My mum's worried that if I [drop one class to practice on my own], it'll be bad because I'm not having a lesson then, but I'm more concerned that if I go to the two lessons, my skating time will be too minimal for me to progress anywhere.I'll have some specific advice for anon at the end of the post, but in the meantime, with a couple of exceptions, it's always better to have at least some practice on your own, so you can start finding your own "language" of skating.
Is it better to have one hour of group lesson and one hour of practice per week, or a half hour group lesson and 2.5 hours of practice?
Stay with me, there's a point at the end of my rambles
I often tell my students that we're working on "positions not found in nature" by which I mean we ask our bodies to stand, not in impossible stances, but in counter-intuitive ones. For instance, when learning cross-overs everyone begins by "defaulting" to hips and shoulders square; what I call "airplane" position, one arm straight out to one side, and one arm straight out to the other side. Proper crossovers, however, need your upper body turned towards the circle. It looks weird and it feels weird and it's one of the hardest things for new skaters to learn.
I try lots of different ways of getting this across-- put your outside arm inside the circle. Hug the circle. Pretend the circle is a beach ball and you're holding it. Turn your belly button to the center of the circle. Pretend there's a rail inside the circle and you have to hold it. The most successful skaters will find a phrase that resonates with them, and the most successful of those will have come up with it on their own. In fact, a lot of the phrases I use were suggested to me by students.
If you can create your own image, you'll learn faster and the best place to find your own image is in your own solo practice session.
"I don't want her to just go out there and play"
As my daughter, a triple gold skater, once told a coach who was criticizing her for having fun, "hey, if it wasn't fun, I wouldn't be doing this."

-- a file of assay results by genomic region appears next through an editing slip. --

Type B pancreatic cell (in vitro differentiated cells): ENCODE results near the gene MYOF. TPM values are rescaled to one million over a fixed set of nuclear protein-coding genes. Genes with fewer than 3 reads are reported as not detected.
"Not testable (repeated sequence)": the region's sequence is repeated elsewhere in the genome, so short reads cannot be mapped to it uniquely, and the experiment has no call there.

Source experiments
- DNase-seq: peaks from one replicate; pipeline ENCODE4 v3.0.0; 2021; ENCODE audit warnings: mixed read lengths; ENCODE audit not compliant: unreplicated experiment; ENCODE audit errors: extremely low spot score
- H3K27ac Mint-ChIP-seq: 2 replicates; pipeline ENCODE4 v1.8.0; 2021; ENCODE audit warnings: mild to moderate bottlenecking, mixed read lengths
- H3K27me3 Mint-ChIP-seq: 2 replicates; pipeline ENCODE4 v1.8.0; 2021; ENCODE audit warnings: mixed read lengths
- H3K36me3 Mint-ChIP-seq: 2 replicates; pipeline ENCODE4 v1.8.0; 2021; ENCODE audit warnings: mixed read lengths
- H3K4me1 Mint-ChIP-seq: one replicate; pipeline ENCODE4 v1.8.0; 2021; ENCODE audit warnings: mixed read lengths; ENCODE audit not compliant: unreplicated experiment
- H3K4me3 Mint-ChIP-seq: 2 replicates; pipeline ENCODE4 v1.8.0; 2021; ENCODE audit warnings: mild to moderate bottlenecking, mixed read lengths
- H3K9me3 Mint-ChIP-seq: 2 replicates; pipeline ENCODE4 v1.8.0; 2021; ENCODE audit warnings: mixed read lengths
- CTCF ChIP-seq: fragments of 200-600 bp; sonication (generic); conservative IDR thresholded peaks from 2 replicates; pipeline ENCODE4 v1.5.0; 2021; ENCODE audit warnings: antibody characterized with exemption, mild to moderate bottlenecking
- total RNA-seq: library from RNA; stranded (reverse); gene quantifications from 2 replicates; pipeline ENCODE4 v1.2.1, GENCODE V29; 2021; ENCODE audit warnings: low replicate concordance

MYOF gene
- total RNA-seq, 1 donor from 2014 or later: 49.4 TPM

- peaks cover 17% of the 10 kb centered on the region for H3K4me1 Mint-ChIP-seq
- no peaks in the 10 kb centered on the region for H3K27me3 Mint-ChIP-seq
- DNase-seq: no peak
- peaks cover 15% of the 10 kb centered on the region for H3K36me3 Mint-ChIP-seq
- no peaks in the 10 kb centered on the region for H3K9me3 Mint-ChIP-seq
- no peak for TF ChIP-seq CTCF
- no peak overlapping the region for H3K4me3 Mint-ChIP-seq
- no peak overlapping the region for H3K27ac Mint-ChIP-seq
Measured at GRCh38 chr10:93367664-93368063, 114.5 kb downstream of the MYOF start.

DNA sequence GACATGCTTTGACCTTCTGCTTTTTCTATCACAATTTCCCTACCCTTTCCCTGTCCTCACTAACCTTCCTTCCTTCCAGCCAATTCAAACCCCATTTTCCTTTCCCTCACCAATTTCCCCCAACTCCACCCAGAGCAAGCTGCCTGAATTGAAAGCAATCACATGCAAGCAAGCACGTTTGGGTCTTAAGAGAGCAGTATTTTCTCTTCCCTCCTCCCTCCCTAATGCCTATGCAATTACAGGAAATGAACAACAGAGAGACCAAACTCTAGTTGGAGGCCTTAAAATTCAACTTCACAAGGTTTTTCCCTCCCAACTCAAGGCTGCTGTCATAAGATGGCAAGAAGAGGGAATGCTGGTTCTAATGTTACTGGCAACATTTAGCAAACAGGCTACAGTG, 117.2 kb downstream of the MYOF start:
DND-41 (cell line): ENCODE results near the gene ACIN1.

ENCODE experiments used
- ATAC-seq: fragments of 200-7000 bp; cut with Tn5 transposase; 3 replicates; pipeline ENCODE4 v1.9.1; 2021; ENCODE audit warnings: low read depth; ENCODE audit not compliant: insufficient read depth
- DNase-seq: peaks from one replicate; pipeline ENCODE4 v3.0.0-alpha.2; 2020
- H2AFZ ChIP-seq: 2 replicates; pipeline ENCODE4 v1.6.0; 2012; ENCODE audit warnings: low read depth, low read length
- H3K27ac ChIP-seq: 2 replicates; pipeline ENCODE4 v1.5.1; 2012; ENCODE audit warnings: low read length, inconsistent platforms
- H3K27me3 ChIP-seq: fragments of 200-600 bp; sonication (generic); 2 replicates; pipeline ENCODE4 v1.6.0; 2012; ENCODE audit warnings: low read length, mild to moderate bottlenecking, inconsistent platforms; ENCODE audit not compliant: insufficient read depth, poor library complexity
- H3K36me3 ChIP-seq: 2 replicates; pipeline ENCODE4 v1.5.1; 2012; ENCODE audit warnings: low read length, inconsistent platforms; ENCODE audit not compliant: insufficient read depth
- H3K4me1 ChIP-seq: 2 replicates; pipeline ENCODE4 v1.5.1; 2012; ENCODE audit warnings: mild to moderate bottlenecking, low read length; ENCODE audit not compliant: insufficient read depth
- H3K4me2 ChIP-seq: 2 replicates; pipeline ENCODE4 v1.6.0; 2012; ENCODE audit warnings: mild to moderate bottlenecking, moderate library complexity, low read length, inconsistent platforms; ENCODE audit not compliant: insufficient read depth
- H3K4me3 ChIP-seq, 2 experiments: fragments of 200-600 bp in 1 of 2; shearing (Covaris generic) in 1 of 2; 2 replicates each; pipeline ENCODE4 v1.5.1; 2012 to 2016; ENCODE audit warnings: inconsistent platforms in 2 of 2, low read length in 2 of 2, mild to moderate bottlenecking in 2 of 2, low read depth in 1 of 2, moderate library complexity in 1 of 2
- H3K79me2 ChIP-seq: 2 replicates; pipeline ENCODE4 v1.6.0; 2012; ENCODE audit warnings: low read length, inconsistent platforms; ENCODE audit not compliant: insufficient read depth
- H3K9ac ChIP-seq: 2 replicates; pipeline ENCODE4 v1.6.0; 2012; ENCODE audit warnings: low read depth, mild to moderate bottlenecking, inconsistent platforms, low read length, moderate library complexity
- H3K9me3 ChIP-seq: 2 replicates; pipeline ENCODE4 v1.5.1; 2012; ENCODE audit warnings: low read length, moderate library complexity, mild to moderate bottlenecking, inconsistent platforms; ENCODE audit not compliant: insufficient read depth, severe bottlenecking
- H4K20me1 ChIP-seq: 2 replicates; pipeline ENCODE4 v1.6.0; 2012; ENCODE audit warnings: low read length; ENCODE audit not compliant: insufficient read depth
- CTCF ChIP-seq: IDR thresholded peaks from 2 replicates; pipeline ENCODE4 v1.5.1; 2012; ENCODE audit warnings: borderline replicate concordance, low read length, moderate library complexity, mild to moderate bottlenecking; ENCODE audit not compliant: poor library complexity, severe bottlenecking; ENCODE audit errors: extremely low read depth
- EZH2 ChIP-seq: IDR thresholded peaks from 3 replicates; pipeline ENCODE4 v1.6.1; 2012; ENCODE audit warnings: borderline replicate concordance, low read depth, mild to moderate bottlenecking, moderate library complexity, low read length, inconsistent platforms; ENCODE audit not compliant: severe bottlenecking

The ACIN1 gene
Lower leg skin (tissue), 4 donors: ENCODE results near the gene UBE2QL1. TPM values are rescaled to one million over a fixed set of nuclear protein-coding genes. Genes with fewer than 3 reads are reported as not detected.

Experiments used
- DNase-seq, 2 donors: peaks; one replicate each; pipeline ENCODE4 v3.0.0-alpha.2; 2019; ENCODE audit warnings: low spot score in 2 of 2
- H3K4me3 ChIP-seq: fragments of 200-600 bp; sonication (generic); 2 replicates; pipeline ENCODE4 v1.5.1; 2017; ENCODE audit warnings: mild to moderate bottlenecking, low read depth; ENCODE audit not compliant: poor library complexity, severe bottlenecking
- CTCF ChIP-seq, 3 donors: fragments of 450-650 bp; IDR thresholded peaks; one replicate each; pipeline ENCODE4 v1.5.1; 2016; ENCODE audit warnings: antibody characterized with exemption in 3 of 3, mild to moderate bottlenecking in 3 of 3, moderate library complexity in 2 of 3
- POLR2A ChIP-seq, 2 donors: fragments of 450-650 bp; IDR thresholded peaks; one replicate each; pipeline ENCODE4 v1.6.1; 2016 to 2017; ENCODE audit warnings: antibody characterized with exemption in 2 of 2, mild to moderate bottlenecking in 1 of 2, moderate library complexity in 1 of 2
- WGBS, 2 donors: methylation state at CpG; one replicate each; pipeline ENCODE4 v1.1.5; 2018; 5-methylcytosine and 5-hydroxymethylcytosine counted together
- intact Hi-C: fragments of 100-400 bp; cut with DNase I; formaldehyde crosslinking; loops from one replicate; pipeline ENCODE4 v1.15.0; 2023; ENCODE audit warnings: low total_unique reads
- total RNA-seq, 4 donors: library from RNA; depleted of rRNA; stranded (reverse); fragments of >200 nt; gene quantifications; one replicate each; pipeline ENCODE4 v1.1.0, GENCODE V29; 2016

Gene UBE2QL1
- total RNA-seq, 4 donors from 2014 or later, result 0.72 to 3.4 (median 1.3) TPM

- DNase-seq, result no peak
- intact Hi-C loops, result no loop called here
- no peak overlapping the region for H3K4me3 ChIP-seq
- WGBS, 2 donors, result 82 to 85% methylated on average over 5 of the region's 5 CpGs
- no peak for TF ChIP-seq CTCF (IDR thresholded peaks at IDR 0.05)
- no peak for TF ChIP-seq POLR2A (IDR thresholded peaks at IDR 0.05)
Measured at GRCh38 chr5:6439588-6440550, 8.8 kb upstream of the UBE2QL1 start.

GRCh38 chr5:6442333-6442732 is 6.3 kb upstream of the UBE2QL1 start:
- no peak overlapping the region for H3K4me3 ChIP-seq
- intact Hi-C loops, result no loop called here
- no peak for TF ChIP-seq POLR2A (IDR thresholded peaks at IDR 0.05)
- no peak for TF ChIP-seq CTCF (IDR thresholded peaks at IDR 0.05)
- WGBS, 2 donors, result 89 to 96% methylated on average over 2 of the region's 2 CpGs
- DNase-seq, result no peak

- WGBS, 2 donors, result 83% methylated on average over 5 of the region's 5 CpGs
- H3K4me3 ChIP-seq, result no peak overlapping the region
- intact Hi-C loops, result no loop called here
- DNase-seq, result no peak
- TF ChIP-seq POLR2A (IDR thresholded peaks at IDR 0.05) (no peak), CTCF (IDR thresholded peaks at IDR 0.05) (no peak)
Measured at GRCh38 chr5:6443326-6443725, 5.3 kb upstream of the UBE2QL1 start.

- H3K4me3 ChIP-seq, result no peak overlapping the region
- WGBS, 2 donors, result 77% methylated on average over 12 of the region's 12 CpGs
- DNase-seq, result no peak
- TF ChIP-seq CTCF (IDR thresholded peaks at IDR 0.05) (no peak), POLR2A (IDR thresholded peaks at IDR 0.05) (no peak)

Getting kids to practice on their own is one of the hardest things to do. Parents often think that kids won't work, and there's some truth in that, but especially for beginners, you don't need to "work," to practice specific skills all that much, you just need to get comfortable skating. And since it's boring just skating around and around, even the least self-directed kid is going to start trying other stuff.
Generally I would say that for children under the age of 8 at lower levels, an emphasis on classes is fine, but I like to see them come just to play once a week. Parents don't have to skate, too, but they should be in the stands. For high level kids under age 8 (a 10-year old just won US Nationals at the Novice level), the coach can guide you. Older children should always be encouraged to work on their own, not just in skating but in everything. Kids need to learn how to manage their own time and set their own goals, without some adult always telling them what to do. Children these days are scandalously helpless in self-management. It makes me worry.
But what should the commenter do?
The commenter lives far from the rink and can only get there twice. For her, since she's at the beginning levels, I would recommend just one class, and lots of practice; either option she proposes would work. However, I'd like to suggest that she see if her mom will pay for one 20 minute private or semi-private lesson on that practice ice. I like the idea of being able to practice on your own right after or right before each class or lesson. If you practice just before, you'll remember what you're having trouble with. If you practice just after, you'll be able to apply what you've learned.
For my general formula on how much to skate, check out this post.